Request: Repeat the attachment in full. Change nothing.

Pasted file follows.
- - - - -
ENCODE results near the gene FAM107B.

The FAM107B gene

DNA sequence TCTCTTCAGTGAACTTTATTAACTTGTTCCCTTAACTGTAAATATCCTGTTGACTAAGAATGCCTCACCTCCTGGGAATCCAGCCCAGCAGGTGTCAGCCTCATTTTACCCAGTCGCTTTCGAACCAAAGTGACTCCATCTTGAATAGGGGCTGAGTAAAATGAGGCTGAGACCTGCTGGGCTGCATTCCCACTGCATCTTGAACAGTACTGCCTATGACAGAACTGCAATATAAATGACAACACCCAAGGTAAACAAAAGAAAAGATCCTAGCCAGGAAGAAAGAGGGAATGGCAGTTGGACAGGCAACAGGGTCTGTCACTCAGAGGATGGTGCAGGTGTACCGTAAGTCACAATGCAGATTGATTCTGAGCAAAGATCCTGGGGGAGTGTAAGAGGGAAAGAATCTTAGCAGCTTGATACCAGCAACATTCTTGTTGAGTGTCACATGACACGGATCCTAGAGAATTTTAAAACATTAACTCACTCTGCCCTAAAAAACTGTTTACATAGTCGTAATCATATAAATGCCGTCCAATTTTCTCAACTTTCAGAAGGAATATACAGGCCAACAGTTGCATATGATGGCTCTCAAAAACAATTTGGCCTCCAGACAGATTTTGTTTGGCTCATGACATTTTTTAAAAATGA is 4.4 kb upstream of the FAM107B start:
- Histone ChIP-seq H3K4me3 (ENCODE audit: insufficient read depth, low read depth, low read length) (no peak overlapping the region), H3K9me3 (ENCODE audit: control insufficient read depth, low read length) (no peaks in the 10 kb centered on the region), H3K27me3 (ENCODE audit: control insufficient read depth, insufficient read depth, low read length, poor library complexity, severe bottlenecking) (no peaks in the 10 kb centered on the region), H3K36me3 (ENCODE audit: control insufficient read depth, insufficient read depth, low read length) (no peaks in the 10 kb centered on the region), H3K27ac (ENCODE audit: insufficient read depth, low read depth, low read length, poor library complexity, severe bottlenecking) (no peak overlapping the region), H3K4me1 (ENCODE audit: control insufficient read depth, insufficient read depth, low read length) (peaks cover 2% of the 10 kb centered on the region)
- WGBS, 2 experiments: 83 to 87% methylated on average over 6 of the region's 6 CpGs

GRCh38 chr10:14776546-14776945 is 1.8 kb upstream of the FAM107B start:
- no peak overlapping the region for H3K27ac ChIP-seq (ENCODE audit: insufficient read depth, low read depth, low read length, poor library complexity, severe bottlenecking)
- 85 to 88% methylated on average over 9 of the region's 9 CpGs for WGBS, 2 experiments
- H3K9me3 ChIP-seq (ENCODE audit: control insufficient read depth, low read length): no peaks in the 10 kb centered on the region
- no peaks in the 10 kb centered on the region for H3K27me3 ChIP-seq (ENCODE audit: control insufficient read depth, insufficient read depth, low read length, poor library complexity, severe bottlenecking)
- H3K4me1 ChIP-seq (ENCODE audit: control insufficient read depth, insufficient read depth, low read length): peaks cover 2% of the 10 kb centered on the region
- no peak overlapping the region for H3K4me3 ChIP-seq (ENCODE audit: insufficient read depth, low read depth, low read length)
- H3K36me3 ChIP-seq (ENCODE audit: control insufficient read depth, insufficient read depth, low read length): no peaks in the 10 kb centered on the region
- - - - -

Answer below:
ENCODE results near the gene FAM107B.

The FAM107B gene

DNA sequence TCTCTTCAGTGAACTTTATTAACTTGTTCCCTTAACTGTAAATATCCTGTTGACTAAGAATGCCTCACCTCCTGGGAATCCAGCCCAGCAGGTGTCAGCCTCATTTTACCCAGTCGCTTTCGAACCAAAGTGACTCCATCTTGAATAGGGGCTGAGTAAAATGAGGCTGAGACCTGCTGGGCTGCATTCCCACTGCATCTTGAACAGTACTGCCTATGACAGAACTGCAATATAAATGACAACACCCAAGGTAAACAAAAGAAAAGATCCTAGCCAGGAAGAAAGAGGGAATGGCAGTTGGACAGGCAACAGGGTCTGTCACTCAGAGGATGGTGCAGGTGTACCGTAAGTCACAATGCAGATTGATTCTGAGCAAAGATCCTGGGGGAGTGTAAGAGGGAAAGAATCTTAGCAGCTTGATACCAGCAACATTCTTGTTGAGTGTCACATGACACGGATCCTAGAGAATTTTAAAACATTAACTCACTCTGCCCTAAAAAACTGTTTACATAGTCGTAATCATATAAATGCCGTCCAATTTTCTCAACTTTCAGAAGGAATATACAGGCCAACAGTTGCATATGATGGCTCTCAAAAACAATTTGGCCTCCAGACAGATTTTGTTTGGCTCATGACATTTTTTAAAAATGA is 4.4 kb upstream of the FAM107B start:
- Histone ChIP-seq H3K4me3 (ENCODE audit: insufficient read depth, low read depth, low read length) (no peak overlapping the region), H3K9me3 (ENCODE audit: control insufficient read depth, low read length) (no peaks in the 10 kb centered on the region), H3K27me3 (ENCODE audit: control insufficient read depth, insufficient read depth, low read length, poor library complexity, severe bottlenecking) (no peaks in the 10 kb centered on the region), H3K36me3 (ENCODE audit: control insufficient read depth, insufficient read depth, low read length) (no peaks in the 10 kb centered on the region), H3K27ac (ENCODE audit: insufficient read depth, low read depth, low read length, poor library complexity, severe bottlenecking) (no peak overlapping the region), H3K4me1 (ENCODE audit: control insufficient read depth, insufficient read depth, low read length) (peaks cover 2% of the 10 kb centered on the region)
- WGBS, 2 experiments: 83 to 87% methylated on average over 6 of the region's 6 CpGs

GRCh38 chr10:14776546-14776945 is 1.8 kb upstream of the FAM107B start:
- no peak overlapping the region for H3K27ac ChIP-seq (ENCODE audit: insufficient read depth, low read depth, low read length, poor library complexity, severe bottlenecking)
- 85 to 88% methylated on average over 9 of the region's 9 CpGs for WGBS, 2 experiments
- H3K9me3 ChIP-seq (ENCODE audit: control insufficient read depth, low read length): no peaks in the 10 kb centered on the region
- no peaks in the 10 kb centered on the region for H3K27me3 ChIP-seq (ENCODE audit: control insufficient read depth, insufficient read depth, low read length, poor library complexity, severe bottlenecking)
- H3K4me1 ChIP-seq (ENCODE audit: control insufficient read depth, insufficient read depth, low read length): peaks cover 2% of the 10 kb centered on the region
- no peak overlapping the region for H3K4me3 ChIP-seq (ENCODE audit: insufficient read depth, low read depth, low read length)
- H3K36me3 ChIP-seq (ENCODE audit: control insufficient read depth, insufficient read depth, low read length): no peaks in the 10 kb centered on the region